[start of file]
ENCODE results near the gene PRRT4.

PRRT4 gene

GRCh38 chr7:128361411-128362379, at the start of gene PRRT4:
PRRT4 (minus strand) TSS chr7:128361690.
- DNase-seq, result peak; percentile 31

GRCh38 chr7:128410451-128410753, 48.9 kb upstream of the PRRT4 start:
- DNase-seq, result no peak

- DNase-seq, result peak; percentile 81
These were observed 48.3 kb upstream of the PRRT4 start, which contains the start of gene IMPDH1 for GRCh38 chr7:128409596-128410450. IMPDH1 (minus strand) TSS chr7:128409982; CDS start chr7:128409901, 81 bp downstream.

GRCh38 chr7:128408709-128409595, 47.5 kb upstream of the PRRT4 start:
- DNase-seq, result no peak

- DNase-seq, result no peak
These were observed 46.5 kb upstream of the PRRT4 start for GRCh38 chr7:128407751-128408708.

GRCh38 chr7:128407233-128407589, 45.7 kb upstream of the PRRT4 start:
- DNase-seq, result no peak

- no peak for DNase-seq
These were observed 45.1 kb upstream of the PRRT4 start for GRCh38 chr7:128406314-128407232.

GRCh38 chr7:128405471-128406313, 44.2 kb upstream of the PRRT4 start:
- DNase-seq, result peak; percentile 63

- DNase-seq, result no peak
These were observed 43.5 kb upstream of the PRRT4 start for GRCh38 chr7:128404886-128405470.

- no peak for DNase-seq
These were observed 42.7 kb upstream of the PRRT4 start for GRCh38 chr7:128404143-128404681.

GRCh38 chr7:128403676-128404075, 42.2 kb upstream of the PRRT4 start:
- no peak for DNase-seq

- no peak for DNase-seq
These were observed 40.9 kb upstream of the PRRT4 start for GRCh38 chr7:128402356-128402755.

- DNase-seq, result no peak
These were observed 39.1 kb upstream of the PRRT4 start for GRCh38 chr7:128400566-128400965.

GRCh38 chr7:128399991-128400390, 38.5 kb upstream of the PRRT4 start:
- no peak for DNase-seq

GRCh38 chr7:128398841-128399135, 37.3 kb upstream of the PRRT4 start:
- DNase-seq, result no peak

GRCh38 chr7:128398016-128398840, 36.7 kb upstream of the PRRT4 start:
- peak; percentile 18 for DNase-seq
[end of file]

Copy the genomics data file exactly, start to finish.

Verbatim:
ENCODE results near the gene PRRT4.

PRRT4 gene

GRCh38 chr7:128361411-128362379, at the start of gene PRRT4:
PRRT4 (minus strand) TSS chr7:128361690.
- DNase-seq, result peak; percentile 31

GRCh38 chr7:128410451-128410753, 48.9 kb upstream of the PRRT4 start:
- DNase-seq, result no peak

- DNase-seq, result peak; percentile 81
These were observed 48.3 kb upstream of the PRRT4 start, which contains the start of gene IMPDH1 for GRCh38 chr7:128409596-128410450. IMPDH1 (minus strand) TSS chr7:128409982; CDS start chr7:128409901, 81 bp downstream.

GRCh38 chr7:128408709-128409595, 47.5 kb upstream of the PRRT4 start:
- DNase-seq, result no peak

- DNase-seq, result no peak
These were observed 46.5 kb upstream of the PRRT4 start for GRCh38 chr7:128407751-128408708.

GRCh38 chr7:128407233-128407589, 45.7 kb upstream of the PRRT4 start:
- DNase-seq, result no peak

- no peak for DNase-seq
These were observed 45.1 kb upstream of the PRRT4 start for GRCh38 chr7:128406314-128407232.

GRCh38 chr7:128405471-128406313, 44.2 kb upstream of the PRRT4 start:
- DNase-seq, result peak; percentile 63

- DNase-seq, result no peak
These were observed 43.5 kb upstream of the PRRT4 start for GRCh38 chr7:128404886-128405470.

- no peak for DNase-seq
These were observed 42.7 kb upstream of the PRRT4 start for GRCh38 chr7:128404143-128404681.

GRCh38 chr7:128403676-128404075, 42.2 kb upstream of the PRRT4 start:
- no peak for DNase-seq

- no peak for DNase-seq
These were observed 40.9 kb upstream of the PRRT4 start for GRCh38 chr7:128402356-128402755.

- DNase-seq, result no peak
These were observed 39.1 kb upstream of the PRRT4 start for GRCh38 chr7:128400566-128400965.

GRCh38 chr7:128399991-128400390, 38.5 kb upstream of the PRRT4 start:
- no peak for DNase-seq

GRCh38 chr7:128398841-128399135, 37.3 kb upstream of the PRRT4 start:
- DNase-seq, result no peak

GRCh38 chr7:128398016-128398840, 36.7 kb upstream of the PRRT4 start:
- peak; percentile 18 for DNase-seq